Gujarat Sultanate


Gujarat Sultanate

The Gujarat Sultanate was an independent kingdom established in the early 15th century in Gujarat. The founder of the ruling Muzaffarid dynasty, Zafar Khan (later Muzaffar Shah I) was appointed as governor of Gujarat by Nasir-ud-Din Muhammad bin Tughluq IV in 1391. He defeated Farhat-ul-Mulk near Anhilwada Patan and made the city his capital. He declared himself independent in 1407 CE. The next sultan, his grandson Ahmad Shah I founded the new capital Ahmedabad in 1411 on the banks of Sabarmati River, which he styled as "Shahr-i-Mu'azzam" (the great city). The prosperity of the sultanate reached its zenith during the rule of Mahmud Shah I Begada. In 1509, Portuguese wrested Diu from Gujarat sultanate. Mughal emperor Humayun attacked Gujarat in 1535. The end of the sultanate came in 1573, when Akbar annexed Gujarat in his empire. Gujarat became a Mughal Subah. The last ruler Muzaffar Shah III was taken prisoner to Agra. In 1583, he escaped from the prison and with the help of the nobles succeeded to regain the throne for a short period before being defeated by Akbar's general Abdur Rahim Khan-i-Khanan.

Muzaffar Shah I

Delhi Sultan Firuz Shah Tughluq appointed Malik Mufarrah, also known as Farhat-ul-Mulk and Rasti Khan governor of Gujarat in 1377. In 1387 Sikandar Khan was sent to replace him but he was defeated and killed by Farhat-ul-Mulk. In 1391, Sultan Nasir-ud-Din Muhammad bin Tughluq appointed Zafar Khan, the son of Wajih-ul-Mulk as governor of Gujarat and conferred him the title of Muzaffar Khan. In 1392, he defeated Farhat-ul-Mulk in the battle of Kamboi, near Anhilwada Patan and occupied the city of Anhilwada PatanMajumdar, R.C. (2006). "The Delhi Sultanate", Mumbai: Bharatiya Vidya Bhavan, pp.155-7] .

In 1403, his son Tatar Khan urged his father to march on Delhi, which he declined. As a result, Tatar imprisoned him and declared himself sultan under the title of Muhammad Shah. He marched towards Delhi but on the way he was poisoned by his uncle Shams Khan. After the death of Muhammad Shah, Muzaffar was released from the prison and he took over the control over administration. In 1407, he declared himself as Sultan Muzaffar Shah, took the insignia of royalty and isued coins in his name. After his death in 1411, he was succeeded by his grandson, the son of Tatar Khan, Ahmad ShahMajumdar, R.C. (2006). "The Delhi Sultanate", Mumbai: Bharatiya Vidya Bhavan, pp.155-7] .

Ahmad Shah I

Soon after his accession, Ahmad Shah was faced with a rebellion of his uncles. The rebellion was led by his eldest uncle Firuz Khan, who declared himself king. Ultimately Firuz and his brothers surrendered to him. During this rebellion Sultan Hoshang Shah of Malwa invaded Gujarat. He was repelled this time but he invaded again in 1417 along with Nasir Khan, the Faruqi dynasty ruler of Khandesh and occupied Sultanpur and Nandurbar. Gujarat army defeated them and later Ahmad Shah led four expeditions into Malwa in 1419, 1420, 1422 and 1438Majumdar, R.C. (2006). "The Delhi Sultanate", Mumbai: Bharatiya Vidya Bhavan, pp.157-60] .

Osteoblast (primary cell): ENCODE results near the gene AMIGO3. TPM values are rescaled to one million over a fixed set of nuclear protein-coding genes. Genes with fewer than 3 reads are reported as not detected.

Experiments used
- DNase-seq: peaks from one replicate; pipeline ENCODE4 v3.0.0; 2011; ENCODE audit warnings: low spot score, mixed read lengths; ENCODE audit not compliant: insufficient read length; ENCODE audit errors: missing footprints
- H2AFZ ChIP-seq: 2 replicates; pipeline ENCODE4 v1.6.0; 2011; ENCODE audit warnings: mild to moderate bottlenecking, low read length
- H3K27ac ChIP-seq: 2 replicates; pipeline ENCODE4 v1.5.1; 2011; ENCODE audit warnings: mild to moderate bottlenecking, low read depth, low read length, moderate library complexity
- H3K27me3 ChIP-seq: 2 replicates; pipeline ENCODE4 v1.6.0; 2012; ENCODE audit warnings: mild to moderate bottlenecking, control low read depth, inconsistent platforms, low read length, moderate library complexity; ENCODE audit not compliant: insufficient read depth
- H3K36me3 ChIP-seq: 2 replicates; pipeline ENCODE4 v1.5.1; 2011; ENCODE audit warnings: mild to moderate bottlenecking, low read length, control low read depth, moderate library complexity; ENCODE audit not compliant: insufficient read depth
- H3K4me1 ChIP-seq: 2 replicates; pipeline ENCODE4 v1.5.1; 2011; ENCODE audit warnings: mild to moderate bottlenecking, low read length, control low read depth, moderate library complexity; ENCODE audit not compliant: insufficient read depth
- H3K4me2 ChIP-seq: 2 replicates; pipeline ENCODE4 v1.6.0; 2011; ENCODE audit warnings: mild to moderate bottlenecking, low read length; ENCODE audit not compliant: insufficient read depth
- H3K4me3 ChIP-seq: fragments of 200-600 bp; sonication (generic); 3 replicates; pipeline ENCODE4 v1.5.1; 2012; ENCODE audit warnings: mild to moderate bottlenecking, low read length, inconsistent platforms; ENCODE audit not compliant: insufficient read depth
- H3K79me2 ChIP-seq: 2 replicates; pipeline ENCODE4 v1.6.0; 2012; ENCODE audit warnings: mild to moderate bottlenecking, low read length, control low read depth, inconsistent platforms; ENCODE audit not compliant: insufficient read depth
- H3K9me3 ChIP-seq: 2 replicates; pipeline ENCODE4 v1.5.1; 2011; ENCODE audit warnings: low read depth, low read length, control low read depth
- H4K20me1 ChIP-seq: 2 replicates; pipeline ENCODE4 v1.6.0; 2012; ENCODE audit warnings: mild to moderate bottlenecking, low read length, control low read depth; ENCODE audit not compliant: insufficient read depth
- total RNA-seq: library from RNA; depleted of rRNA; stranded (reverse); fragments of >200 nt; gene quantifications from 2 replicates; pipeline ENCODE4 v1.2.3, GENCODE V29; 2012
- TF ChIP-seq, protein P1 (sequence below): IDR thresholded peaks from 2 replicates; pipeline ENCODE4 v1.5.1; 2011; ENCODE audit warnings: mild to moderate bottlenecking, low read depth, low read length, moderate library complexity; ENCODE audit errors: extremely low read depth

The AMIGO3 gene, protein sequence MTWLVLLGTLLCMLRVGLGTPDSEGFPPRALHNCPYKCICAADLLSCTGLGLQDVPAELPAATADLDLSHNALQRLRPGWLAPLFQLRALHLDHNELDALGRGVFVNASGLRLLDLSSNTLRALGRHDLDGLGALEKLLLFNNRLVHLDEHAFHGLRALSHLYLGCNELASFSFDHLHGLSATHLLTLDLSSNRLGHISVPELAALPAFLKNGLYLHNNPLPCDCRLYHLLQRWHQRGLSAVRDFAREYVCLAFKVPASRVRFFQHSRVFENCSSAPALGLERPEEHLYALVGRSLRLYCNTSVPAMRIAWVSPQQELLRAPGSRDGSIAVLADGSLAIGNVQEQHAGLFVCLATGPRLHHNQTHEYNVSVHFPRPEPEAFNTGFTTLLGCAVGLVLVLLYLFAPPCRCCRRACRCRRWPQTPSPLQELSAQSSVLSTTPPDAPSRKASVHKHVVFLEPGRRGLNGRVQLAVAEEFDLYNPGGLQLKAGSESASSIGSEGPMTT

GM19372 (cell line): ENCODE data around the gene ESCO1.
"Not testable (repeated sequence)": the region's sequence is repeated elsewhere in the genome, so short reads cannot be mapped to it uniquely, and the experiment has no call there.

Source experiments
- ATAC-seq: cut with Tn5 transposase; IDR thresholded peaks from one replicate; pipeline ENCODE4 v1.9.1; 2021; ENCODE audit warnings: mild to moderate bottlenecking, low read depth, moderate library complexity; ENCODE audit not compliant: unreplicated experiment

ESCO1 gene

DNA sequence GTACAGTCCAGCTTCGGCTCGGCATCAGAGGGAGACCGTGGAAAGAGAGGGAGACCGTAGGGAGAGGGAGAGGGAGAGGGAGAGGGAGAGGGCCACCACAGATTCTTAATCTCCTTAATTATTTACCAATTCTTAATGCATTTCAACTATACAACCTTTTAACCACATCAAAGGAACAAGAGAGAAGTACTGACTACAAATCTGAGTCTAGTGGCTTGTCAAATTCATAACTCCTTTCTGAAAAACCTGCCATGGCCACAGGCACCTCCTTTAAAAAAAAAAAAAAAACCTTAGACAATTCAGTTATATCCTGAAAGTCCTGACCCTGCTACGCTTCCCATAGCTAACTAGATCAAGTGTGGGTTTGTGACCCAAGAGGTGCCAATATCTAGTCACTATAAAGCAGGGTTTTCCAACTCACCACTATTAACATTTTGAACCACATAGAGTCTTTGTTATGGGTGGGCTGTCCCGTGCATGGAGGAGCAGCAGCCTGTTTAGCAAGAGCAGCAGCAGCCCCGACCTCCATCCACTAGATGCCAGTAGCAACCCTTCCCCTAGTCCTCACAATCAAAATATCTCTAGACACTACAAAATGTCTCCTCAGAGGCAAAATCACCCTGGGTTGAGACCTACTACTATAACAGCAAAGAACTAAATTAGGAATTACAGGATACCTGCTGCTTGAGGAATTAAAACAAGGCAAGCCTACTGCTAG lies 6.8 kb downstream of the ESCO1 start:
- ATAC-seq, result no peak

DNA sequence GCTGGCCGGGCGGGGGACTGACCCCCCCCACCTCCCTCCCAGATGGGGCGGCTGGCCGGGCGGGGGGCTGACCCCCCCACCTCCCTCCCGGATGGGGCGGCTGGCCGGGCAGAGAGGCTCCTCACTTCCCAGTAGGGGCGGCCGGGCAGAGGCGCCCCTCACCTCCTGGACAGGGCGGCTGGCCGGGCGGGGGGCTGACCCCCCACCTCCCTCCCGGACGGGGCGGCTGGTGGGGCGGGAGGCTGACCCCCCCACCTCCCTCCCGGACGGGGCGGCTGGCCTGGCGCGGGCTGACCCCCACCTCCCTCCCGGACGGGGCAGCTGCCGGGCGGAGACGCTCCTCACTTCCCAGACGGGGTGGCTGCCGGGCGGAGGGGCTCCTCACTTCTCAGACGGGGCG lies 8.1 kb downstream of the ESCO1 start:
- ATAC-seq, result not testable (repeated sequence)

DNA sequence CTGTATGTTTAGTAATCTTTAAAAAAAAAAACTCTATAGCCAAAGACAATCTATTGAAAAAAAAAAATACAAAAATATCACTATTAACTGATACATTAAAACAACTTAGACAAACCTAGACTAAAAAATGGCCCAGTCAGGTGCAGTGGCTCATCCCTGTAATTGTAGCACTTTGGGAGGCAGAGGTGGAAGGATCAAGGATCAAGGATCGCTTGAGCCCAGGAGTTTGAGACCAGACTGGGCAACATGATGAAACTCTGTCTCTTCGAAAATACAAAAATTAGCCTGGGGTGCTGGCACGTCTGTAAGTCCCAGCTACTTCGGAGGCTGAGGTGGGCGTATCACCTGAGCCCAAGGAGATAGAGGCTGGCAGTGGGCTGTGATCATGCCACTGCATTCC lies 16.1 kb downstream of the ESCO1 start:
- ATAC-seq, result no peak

In 1429, Kanha Raja of Jhalawar with the help of the Bahmani Sultan Ahmad Shah ravaged Nandurbar. But Ahmad Shah's army defeated the Bahmani army and they fled to Daulatabad. The Bahmani Sultan Ahmad Shah sent strong reinforcements and the Khandesh army also joined them. They were again defeated by the Gujarat army. Finally, Ahmad Shah annexed Thana and Mahim from Bahmani kingdomMajumdar, R.C. (2006). "The Delhi Sultanate", Mumbai: Bharatiya Vidya Bhavan, pp.157-60] .

At the beginning of his reign, he founded the city of Ahmadabad, where he shifted the capital from Anhilwada Patan. The "Jami Masjid" (1423) and the "Tin Darwaza" (Triple Gateway) in Ahmedabad were built during his reign [Majumdar, R.C. (2006). "The Delhi Sultanate", Mumbai: Bharatiya Vidya Bhavan, pp.709-23] .

Sultan Ahmad Shah died in 1443 and succeeded by his eldest son Muizz-ud-Din Muhammad ShahMajumdar, R.C. (2006). "The Delhi Sultanate", Mumbai: Bharatiya Vidya Bhavan, pp.157-60] .

Rulers

#Shams-ud-Din Muzaffar Shah I 1391 - 1403 CE
#Nasir-ud-Din Muhammad Shah I 1403 - 1404 CE
#Shams-ud-Din Muzaffar Shah I 1404 - 1411 CE (restored)
#Nasir-ud-Din Ahmad Shah I 1411 - 1443 CE
#Muizz-ud-Din Muhammad Shah II 1443 - 1451 CE
#Qutb-ud-Din Ahmad Shah II 1451 - 1458 CE
#Daud Shah 1458 CE
#Nasir-ud-Din Mahmud Shah I 1458 - 1511 CE
#Shams-ud-Din Muzaffar Shah II 1511 - 1526 CE
#Sikandar Shah 1526 CE
#Nasir-ud-Din Mahmud Shah II 1526 CE
#Qutb-ud-Din Bahadur Shah 1526 - 1535 CE
#Humayun (Mughal rule) 1535 - 1536 CE
#Qutb-ud-Din Bahadur Shah 1536 - 1537 CE (restored)
#Miran Muhammad Shah III(of Khandesh) 1537 CE
#Nasir-ud-Din Mahmud Shah III 1537 - 1554 CE
#Ghiyas-ud-Din Ahmad Shah III 1554 - 1561 CE
#Shams-ud-Din Muzaffar Shah III 1561 - 1573 CE,
#Akbar (Mughal rule) 1573 - 1583 CE
#Shams-ud-Din Muzaffar Shah III 1583 CE (restored)

Notes

ee also

*Battle of Diu
*Muzaffarid dynasty


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